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Let’s look for the eucatastrophe in life, writes Jenny Beck.
Recently (and very happily) I cooked at a church camp at Mt Hutt. From the kitchen, awash in vegetable peelings, I heard the young people singing "When peace like a river attendeth my way ..."
The words of this hymn have always electrified me. When peace swirls around me, or when sorrows overwhelm — whatever happens, I know "it is well, it is well with my soul". There’s no smugness or self-preoccupation here; rather, the hymn writer Horatio Spafford is saying, I can cope with whatever life throws at me because I’ve put my hope in God, who’s taught me this faithful response "whatever my lot".
Disaster certainly "attended the way" of Spafford. First, in 1871 the Great Fire of Chicago destroyed most of the real estate he’d invested in. Then came a disaster much more grievous. In 1873 the family set out for Europe. Spafford’s wife went ahead with their four daughters. Their ship was struck by a sailing vessel while crossing the Atlantic and 226 people were killed, including all four of Spafford’s daughters. His wife sent him a telegram from Wales bearing two words only, "Saved alone". Spafford immediately set out to join her, and as his ship passed over where his girls had died, he was moved to pick up his pen and write this hymn. His response to the tragedy was an extraordinary posture of hope: I’m putting my trust, whatever happens, in the God who loves me and holds me in his hand. Despite this catastrophe, I’m his, and he’ll lead me through.
Coincidentally, on the day the strains of this hymn filtered into the kitchen, I read the Bible passage about the widow of Nain. Jesus arrived at her town just as a funeral procession was passing by. The widow had lost her only son, a personal as well as a financial catastrophe for her. Jesus’ heart went out to her. He placed his hand on the funeral byre and directed the young man to rise up, which he did, and Jesus "gave him back to his mother". Jesus cared about this nameless widow and was deeply moved by her plight.
At a party I attended in June this year, people were discussing the hopeless situation of the world. War, random acts of terrorism (in this case, the Robb Elementary School shooting in Texas), the desperate Mexican migrants who died in a truck, and let’s not even start on global warming.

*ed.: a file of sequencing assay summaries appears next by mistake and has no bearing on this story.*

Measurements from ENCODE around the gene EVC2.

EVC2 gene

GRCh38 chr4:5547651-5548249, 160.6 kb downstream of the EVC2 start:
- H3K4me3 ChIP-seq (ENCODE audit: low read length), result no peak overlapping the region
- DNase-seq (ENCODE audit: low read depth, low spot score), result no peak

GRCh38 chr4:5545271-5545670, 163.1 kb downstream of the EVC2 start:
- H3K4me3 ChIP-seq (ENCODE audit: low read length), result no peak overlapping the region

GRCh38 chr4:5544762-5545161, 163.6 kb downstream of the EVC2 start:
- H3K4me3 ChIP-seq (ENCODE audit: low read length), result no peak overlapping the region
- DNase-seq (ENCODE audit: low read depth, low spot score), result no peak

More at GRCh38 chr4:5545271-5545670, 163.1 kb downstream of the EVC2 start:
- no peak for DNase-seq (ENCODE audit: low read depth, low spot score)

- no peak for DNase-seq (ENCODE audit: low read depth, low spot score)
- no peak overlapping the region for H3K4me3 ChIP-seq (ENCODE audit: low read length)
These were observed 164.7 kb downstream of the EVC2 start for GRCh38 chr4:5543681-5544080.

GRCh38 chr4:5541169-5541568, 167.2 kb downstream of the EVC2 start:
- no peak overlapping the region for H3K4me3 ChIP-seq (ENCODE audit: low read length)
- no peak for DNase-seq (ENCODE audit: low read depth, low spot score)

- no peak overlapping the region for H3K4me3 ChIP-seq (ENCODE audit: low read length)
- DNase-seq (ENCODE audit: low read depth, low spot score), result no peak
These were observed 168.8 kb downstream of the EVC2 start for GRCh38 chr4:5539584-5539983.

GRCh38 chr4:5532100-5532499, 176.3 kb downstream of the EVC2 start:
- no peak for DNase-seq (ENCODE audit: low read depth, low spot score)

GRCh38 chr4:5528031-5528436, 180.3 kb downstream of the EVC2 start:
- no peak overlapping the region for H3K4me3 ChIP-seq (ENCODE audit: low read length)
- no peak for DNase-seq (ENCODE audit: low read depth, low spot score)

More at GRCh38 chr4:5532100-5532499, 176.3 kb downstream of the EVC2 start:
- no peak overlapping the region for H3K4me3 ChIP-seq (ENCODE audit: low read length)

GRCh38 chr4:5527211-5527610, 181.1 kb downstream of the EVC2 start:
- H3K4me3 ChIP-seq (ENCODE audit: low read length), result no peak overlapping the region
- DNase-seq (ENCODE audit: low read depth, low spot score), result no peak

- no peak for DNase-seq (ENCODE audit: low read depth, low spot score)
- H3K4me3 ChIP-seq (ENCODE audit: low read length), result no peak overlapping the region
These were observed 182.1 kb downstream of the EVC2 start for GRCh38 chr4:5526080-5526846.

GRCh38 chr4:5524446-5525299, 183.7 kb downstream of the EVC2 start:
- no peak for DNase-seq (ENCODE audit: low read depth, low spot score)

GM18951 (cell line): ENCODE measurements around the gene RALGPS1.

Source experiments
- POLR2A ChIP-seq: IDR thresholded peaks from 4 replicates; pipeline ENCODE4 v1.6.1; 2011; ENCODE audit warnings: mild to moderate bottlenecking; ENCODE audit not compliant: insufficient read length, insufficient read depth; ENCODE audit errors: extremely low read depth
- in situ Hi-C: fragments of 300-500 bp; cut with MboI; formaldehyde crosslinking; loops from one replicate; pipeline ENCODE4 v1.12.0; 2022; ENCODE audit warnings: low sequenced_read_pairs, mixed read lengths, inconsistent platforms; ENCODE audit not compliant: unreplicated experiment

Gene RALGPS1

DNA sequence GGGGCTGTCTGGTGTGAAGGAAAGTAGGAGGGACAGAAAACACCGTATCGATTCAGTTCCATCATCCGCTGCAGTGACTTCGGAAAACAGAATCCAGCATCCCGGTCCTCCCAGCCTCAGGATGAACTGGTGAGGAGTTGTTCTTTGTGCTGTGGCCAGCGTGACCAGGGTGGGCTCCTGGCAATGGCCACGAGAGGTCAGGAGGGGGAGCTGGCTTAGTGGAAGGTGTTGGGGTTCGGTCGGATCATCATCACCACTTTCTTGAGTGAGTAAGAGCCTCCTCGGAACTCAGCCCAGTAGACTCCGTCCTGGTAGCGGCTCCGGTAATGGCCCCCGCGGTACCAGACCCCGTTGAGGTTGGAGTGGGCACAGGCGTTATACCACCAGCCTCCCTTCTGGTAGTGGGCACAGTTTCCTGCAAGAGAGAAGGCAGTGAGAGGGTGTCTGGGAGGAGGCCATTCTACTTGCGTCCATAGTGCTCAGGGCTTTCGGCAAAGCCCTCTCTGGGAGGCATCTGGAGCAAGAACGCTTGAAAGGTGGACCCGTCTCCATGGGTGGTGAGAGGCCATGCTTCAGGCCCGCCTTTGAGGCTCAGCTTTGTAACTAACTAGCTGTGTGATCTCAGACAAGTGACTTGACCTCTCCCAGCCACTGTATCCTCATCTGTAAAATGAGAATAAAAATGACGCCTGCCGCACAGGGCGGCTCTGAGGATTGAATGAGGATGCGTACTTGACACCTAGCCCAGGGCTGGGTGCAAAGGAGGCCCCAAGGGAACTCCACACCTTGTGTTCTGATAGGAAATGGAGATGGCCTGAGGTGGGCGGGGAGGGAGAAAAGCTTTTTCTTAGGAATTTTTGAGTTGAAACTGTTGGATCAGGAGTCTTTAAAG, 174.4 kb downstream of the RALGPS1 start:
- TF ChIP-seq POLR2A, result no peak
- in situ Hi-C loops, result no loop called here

"The world’s going to hell in a handbasket!" declared one partygoer. "Don’t you agree, Jenny?" No, actually, I don’t. I believe in a loving God who cares for us as individuals and the whole company of human beings. This God is invested in us. He also cares for the physical world we live in. I believe we can have strong hope because in this story we’re living, we are not facing ultimate defeat.
In other words, I believe in the possibility of eucatastrophe.
Eucatastrophe. This intriguing term was coined by none other than J.R.R. Tolkien, and since coming across the concept I’ve spied it at work everywhere, in books and in real life. A eucatastrophe is a sudden change in a story, a turn of events that results in the main character being saved from terrible and probable doom. Tolkien uses the term to mean a radical reversal from a seemingly impossible and disastrous situation to a victory, which is brought by grace rather than valiant effort resulting in "... a lifting of the heart, a piercing glimpse of joy and heart’s desire".
Drawing these thoughts together, God loves this world and the people in it. Jesus’ earthly birth, his death on the Cross, his resurrection can be viewed as the ultimate eucatastrophe, in that they were God’s way of rescuing us from sure and certain death and setting our feet on a new and very hopeful path.
God works in the world and in people in many life-giving ways. His action may be of a spectacular, miraculous nature, like the raising of the widow of Nain’s son. It may be quieter and more gradual: it may be grace growing in a heart bringing altered attitudes, forgiveness and new/unexpected endings to a particular human story. God is active everywhere.
There are myriad possibilities for radical reversals when he’s invited into our lives.
The assurance of God’s providence doesn’t take responsibility away from us for how we treat the world and one another, but it gives overwhelming confidence that when we put our lives in God’s hands, "it is well, it is well" with our souls.
In the midst of appalling, impossible circumstances, he may just have a eucatastrophe waiting for us.
- Jenny Beck is a lawyer and member of Dunedin City Baptist Church.